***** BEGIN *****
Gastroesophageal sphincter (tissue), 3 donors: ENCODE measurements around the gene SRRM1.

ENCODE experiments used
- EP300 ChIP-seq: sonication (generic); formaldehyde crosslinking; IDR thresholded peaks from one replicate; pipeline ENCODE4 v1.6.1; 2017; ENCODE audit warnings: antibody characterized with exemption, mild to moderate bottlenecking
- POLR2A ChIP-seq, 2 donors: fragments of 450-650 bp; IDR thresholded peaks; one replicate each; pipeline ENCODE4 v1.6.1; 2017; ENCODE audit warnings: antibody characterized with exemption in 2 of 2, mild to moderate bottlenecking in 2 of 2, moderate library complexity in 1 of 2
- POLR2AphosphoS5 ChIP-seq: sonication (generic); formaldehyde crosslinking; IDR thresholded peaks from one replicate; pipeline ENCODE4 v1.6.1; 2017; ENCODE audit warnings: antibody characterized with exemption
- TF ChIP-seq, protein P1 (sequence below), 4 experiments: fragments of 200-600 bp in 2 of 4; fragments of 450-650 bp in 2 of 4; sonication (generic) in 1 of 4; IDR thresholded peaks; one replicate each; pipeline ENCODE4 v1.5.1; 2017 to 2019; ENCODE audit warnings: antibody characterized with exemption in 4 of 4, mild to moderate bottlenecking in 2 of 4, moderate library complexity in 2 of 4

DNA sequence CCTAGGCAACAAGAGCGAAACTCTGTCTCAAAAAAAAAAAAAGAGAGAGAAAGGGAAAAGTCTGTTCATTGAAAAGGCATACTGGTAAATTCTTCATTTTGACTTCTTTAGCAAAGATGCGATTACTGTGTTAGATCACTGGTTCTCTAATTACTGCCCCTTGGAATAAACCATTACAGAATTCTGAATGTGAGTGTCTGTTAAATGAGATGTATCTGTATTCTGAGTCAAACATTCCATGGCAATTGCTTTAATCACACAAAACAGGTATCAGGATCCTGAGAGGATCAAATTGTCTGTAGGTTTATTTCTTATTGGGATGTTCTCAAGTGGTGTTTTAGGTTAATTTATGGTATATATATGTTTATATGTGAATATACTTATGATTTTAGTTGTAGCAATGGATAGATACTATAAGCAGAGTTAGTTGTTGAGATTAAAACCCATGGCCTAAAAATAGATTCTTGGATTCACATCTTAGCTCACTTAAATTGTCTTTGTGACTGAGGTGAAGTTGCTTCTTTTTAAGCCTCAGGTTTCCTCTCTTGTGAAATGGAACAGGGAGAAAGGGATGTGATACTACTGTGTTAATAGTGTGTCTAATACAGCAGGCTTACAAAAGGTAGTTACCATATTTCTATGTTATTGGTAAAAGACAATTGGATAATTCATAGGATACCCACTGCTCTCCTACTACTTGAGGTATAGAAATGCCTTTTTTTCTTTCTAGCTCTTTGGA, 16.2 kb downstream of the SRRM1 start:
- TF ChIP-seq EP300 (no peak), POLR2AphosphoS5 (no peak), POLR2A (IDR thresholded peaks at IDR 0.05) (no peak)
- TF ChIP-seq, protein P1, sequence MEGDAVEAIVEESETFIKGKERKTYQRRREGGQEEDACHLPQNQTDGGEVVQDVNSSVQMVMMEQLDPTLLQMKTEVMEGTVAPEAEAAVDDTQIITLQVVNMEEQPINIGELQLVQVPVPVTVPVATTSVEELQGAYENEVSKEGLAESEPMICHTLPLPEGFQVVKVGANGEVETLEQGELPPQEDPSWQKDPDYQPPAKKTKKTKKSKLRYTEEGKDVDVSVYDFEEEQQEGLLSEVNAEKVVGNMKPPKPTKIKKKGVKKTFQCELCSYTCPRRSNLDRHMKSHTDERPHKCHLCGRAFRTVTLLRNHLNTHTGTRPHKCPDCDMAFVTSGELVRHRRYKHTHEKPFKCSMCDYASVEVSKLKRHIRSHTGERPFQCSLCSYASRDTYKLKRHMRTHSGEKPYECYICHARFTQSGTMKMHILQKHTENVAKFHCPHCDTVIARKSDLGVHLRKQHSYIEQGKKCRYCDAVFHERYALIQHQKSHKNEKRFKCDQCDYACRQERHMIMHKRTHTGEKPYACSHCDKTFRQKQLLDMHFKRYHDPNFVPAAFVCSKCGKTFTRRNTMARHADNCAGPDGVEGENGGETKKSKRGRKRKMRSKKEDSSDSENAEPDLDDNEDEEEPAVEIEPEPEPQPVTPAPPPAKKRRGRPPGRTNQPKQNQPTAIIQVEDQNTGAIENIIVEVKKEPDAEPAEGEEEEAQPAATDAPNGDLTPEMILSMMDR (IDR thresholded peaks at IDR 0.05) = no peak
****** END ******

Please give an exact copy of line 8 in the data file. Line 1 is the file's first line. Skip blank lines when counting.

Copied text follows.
- TF ChIP-seq EP300 (no peak), POLR2AphosphoS5 (no peak), POLR2A (IDR thresholded peaks at IDR 0.05) (no peak)